That is probably the same with any industry, but especially within construction. They are going to have to be a lot better at steel construction, before it takes over from concrete. That is just one example. It’s all steel in America and its all concrete here. This surprises me given that our processes and methodologies are usually the same.
Everyone is talking about modular, but at this stage it is only economically a good decision when you do it in the bush. In the city it doesn’t work. You have to do things quickly in the bush, and modular is a lot quicker.
We had three modular factories and we now have two. We are working to try and get them to work in the city. You will find a lot of people pushing modular will say it works in the city, but it doesn’t. However, it may end up doing so.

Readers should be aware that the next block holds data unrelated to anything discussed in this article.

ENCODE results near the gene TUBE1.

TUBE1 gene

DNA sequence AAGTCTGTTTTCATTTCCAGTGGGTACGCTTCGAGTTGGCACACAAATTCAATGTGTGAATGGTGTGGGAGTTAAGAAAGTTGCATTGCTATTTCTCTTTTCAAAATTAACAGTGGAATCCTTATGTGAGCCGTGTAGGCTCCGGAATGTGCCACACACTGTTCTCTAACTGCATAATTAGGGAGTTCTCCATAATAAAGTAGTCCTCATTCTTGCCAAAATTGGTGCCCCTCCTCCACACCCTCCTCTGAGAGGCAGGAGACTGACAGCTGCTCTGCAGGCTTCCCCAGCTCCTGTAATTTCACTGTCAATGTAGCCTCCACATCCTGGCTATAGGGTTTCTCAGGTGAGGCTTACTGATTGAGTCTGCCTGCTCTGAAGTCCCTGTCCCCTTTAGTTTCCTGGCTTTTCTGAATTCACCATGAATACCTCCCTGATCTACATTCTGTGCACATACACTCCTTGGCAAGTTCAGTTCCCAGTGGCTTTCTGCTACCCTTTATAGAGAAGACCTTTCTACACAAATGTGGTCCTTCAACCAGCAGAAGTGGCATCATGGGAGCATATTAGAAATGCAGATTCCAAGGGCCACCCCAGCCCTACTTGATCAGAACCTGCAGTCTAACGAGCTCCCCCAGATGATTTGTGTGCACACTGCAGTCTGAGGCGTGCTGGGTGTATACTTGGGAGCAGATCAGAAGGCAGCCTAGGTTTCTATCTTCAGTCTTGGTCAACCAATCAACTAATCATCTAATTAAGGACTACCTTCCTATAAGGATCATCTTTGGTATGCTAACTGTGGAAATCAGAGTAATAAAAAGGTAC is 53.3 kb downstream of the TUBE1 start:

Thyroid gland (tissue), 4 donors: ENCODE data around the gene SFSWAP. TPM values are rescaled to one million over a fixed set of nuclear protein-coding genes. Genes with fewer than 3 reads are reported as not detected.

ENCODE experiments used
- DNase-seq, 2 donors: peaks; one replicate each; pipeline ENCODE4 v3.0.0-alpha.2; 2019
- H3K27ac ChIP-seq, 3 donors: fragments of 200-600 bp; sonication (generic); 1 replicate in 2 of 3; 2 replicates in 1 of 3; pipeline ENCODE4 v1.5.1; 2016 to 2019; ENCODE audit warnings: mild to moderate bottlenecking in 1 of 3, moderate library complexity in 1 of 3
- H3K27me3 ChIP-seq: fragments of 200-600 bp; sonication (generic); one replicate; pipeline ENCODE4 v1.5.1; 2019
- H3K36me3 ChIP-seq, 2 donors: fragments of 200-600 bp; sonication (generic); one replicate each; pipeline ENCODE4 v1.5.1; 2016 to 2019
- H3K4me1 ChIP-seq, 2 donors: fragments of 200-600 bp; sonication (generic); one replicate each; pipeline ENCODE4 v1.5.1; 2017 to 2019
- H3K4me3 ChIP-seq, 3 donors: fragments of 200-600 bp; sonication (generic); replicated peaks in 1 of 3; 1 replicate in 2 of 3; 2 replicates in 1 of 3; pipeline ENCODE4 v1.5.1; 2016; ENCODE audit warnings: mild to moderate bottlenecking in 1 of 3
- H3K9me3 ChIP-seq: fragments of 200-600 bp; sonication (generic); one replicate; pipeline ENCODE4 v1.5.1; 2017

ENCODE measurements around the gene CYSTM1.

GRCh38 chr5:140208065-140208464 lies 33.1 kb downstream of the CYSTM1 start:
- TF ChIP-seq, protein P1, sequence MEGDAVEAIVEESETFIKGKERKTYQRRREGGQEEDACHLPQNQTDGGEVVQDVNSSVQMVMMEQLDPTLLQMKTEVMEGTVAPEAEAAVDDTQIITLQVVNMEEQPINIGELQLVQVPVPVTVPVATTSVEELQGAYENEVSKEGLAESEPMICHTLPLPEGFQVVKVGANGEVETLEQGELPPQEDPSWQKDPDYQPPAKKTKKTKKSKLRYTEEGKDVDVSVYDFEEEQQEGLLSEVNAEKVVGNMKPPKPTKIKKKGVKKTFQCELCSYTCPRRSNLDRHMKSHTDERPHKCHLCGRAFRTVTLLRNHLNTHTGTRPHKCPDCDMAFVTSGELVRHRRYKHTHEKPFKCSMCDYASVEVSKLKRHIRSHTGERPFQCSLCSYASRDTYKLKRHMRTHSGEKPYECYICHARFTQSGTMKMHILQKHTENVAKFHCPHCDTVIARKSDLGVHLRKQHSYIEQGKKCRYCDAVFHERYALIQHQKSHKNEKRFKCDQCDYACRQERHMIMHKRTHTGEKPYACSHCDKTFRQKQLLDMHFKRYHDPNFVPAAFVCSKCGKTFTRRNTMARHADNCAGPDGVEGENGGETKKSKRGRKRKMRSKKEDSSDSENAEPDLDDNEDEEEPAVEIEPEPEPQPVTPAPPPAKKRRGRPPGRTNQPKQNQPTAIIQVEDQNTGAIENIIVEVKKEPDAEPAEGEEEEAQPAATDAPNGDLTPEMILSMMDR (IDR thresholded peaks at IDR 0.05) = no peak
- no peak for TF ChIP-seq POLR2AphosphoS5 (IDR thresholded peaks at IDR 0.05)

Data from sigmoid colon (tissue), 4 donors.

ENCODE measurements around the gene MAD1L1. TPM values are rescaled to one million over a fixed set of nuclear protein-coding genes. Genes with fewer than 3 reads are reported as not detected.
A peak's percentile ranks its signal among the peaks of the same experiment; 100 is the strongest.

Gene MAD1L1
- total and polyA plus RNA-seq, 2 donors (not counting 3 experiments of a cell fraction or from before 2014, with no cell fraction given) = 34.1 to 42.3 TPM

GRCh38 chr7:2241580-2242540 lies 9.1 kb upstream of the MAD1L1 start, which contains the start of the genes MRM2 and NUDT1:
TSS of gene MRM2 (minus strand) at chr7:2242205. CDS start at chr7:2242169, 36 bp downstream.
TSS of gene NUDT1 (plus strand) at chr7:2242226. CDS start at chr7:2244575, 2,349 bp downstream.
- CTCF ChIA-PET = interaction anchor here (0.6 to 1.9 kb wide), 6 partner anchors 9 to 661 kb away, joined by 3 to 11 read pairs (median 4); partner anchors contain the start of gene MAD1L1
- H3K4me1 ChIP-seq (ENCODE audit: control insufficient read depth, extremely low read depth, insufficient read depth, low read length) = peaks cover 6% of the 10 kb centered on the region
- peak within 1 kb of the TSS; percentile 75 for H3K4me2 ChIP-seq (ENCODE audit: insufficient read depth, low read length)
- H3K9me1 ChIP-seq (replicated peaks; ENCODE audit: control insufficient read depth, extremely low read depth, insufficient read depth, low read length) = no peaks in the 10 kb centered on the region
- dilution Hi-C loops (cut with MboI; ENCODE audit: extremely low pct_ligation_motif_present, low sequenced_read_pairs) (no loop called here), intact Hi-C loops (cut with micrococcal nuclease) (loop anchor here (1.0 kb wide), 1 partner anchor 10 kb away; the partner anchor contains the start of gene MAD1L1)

What trends do you see happening in the market at the moment?
It’s all residential at the moment. There is a bit of retail, but mainly residential. That’s across Sydney, Melbourne and Brisbane, but it’s got to end soon.
We don’t know what’s going to come past that, if anything.
What do you think we need to be doing today, to prepare for tomorrow?
It comes down to training and development. We have a massive training operation that Greg runs. It is a big cost to the business, but I think its good value for us because it helps us recruit people who are the best people to come into the construction industry. Especially women, as there is a very low uptake of women in construction.
It might be something to do with the culture or the image, but we are doing what we can in this area. We support the National Association of Women in Construction, we are their major sponsor for their awards. I manned a stand at Brisbane Boys College and St Aidan’s Anglican School, which was a girls and boys combined career night.
In the four years I was there, not one parent of a girl or girl approached my stand. This needs to change drastically.
Are there any innovations or new movements that our counterparts overseas are doing that we should be aware of?